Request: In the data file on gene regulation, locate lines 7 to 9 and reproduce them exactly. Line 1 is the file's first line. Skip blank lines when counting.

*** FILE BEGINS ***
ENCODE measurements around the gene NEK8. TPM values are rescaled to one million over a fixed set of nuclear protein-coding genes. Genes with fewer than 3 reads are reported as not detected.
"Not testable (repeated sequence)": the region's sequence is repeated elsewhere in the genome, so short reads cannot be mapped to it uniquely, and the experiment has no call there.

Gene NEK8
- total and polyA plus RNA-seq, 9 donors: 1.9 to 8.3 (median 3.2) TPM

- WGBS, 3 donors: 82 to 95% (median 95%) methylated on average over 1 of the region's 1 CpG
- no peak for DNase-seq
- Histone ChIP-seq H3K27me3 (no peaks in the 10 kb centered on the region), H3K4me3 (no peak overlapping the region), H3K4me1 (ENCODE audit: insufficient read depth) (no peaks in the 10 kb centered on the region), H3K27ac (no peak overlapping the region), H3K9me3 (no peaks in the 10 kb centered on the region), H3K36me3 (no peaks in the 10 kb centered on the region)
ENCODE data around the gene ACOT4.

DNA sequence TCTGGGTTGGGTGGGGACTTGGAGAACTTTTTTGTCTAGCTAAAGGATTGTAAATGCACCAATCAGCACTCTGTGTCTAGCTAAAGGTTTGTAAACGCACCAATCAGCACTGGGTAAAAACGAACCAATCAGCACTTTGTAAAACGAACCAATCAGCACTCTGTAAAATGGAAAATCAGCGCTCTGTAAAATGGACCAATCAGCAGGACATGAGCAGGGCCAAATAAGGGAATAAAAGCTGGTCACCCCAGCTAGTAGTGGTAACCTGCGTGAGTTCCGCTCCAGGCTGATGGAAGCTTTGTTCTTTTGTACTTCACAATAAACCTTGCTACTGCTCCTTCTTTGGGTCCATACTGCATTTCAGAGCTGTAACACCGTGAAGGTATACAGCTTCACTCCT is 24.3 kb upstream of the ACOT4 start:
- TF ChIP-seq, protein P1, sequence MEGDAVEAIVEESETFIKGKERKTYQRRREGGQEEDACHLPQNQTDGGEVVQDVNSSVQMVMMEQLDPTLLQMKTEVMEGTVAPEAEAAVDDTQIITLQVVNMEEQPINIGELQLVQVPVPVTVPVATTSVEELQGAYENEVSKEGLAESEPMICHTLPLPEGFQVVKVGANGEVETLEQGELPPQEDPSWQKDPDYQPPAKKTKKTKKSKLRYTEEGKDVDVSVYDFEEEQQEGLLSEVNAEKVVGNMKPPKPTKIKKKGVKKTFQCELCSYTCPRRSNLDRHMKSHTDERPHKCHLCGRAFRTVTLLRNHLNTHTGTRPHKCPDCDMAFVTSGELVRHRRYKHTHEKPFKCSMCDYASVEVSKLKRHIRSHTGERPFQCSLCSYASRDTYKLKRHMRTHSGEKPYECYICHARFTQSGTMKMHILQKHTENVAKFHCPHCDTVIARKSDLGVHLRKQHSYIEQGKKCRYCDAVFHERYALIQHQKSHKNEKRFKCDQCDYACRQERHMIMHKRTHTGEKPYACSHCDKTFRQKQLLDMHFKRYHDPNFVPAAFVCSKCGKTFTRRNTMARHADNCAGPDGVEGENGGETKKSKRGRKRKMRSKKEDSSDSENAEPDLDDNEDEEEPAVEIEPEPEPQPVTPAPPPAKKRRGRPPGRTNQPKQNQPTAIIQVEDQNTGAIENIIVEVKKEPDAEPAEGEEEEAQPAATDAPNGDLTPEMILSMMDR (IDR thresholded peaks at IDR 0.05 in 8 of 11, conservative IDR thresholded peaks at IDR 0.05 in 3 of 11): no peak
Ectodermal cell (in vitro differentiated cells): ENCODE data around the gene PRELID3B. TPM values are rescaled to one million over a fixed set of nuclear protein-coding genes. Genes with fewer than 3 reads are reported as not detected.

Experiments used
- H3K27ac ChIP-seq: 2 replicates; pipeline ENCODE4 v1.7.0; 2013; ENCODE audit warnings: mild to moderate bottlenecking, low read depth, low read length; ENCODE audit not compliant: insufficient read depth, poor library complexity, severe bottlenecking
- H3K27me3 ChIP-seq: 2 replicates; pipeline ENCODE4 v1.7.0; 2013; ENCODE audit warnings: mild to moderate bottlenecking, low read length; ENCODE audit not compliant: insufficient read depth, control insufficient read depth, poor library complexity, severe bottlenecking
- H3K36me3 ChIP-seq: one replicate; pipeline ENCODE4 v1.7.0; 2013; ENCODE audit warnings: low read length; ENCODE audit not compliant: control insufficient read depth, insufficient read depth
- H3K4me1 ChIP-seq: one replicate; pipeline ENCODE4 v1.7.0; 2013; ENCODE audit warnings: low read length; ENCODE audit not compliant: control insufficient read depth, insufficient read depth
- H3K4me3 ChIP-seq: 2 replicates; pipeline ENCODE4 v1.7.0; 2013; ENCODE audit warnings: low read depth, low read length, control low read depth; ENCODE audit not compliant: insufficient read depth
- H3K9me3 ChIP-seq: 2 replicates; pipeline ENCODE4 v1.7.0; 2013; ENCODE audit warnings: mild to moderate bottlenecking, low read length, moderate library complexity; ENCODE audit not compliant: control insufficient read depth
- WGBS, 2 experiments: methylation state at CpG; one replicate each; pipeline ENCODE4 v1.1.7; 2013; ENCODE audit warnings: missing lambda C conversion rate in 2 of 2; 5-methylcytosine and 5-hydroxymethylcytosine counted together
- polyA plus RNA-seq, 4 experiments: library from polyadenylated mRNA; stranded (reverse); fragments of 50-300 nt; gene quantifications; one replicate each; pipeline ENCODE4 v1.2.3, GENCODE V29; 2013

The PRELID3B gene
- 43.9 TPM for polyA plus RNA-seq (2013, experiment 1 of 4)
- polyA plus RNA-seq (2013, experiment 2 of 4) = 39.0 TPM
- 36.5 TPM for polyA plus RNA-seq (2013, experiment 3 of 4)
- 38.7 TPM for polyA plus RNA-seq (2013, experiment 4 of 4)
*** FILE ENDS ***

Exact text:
- Histone ChIP-seq H3K27me3 (no peaks in the 10 kb centered on the region), H3K4me3 (no peak overlapping the region), H3K4me1 (ENCODE audit: insufficient read depth) (no peaks in the 10 kb centered on the region), H3K27ac (no peak overlapping the region), H3K9me3 (no peaks in the 10 kb centered on the region), H3K36me3 (no peaks in the 10 kb centered on the region)
ENCODE data around the gene ACOT4.

DNA sequence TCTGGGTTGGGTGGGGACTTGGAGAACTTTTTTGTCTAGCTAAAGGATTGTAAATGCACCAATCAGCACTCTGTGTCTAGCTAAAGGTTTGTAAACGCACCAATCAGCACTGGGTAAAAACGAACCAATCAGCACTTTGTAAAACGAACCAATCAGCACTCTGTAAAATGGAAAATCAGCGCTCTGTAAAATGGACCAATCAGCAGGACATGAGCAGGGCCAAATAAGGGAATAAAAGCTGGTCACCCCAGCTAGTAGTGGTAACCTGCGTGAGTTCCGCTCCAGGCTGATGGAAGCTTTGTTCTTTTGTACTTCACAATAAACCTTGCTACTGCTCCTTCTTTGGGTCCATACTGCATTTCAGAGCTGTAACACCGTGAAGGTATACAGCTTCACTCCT is 24.3 kb upstream of the ACOT4 start: